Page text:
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Natural Killer Cells from Allergic Donors Are Defective in Their Response to CCL18 Chemokine

Abstract : Natural killer (NK) cells were originally described as cytolytic effector cells, but since then have been recognized to possess regulatory functions on immune responses. Chemokines locate NK cells throughout the body in homeostatic and pathological conditions. They may also directly stimulate immune cells. CCL18 is a constitutive and inducible chemokine involved in allergic diseases. The aim of this study was to evaluate CCL18’s effect on NK cells from allergic and nonallergic donors in terms of both chemotactic and immune effects. Results showed that CCL18 was able to induce migration of NK cells from nonallergic donors in a G-protein-dependent manner, suggesting the involvement of a classical chemokine receptor from the family of seven-transmembrane domain G-protein-coupled receptors. In contrast, NK cells from allergic patients were unresponsive. Similarly, CCL18 was able to induce NK cell cytotoxicity only in nonallergic subjects. Purified NK cells did not express CCR8, one of the receptors described to be involved in CCL18 functions. Finally, the defect in CCL18 response by NK cells from allergic patients was unrelated to a defect in CCL18 binding to NK cells. Overall, our results suggest that some NK cell functions may be defective in allergic diseases.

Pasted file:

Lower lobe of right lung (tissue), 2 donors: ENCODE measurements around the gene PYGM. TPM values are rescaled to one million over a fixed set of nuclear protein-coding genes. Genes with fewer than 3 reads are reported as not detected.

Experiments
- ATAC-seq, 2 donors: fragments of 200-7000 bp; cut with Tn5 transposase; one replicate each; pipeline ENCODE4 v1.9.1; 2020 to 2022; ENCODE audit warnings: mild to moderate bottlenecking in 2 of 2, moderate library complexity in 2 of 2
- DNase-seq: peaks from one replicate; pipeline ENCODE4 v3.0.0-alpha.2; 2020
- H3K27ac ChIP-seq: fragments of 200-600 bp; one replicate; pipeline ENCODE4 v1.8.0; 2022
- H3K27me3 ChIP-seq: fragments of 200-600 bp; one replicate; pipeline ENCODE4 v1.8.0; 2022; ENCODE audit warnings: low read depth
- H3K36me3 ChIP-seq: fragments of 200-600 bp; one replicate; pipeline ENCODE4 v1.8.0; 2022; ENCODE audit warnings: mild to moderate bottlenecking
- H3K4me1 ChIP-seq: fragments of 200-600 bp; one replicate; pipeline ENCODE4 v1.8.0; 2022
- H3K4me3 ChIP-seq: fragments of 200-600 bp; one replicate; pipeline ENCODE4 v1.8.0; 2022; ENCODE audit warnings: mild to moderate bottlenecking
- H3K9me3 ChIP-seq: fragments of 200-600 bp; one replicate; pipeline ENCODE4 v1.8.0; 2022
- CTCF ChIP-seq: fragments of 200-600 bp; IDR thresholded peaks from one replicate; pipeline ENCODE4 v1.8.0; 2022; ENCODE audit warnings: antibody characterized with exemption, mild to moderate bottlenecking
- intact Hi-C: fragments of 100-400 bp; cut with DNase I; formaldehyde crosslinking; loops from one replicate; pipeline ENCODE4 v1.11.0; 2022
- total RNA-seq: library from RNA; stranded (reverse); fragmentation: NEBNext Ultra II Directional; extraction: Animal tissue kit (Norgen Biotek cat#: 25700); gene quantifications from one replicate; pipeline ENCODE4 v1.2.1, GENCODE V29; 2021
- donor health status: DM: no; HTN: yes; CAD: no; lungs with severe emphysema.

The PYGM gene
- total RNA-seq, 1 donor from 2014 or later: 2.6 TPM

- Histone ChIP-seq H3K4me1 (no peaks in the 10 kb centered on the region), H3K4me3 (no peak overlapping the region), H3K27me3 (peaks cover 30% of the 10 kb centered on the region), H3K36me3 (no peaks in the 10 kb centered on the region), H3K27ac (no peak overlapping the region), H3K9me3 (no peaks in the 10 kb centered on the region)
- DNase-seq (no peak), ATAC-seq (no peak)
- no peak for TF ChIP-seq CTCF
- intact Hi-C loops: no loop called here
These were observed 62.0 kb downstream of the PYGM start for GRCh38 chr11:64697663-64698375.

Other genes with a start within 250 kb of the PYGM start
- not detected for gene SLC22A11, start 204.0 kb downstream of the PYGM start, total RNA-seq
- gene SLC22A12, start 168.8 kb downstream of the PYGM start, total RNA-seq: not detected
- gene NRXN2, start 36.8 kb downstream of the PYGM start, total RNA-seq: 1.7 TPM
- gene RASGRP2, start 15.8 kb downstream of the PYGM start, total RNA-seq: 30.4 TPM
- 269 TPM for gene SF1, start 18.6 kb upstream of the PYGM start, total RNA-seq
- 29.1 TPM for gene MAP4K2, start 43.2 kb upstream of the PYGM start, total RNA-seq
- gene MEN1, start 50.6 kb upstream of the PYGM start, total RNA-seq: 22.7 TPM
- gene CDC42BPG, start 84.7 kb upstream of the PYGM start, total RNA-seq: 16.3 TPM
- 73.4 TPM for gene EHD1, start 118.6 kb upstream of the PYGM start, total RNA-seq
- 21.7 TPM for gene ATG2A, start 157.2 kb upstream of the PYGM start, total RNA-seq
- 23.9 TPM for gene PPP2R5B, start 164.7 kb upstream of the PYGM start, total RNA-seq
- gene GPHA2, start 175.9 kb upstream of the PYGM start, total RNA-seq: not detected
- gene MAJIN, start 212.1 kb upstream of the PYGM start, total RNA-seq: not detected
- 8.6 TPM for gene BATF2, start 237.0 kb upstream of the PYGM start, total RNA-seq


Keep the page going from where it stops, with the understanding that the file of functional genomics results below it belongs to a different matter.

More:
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Contributor : Guillaume Ranchon Connect in order to contact the contributor
Submitted on : Thursday, April 28, 2022 - 4:12:58 PM
Last modification on : Friday, April 29, 2022 - 3:38:24 AM

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Latiffa Amniai, Coline Ple, Mathieu Barrier, Patricia de Nadai, Philippe Marquillies, et al.. Natural Killer Cells from Allergic Donors Are Defective in Their Response to CCL18 Chemokine. International Journal of Molecular Sciences, MDPI, 2021, 22 (8), pp.3879. ⟨10.3390/ijms22083879⟩. ⟨hal-03654480⟩



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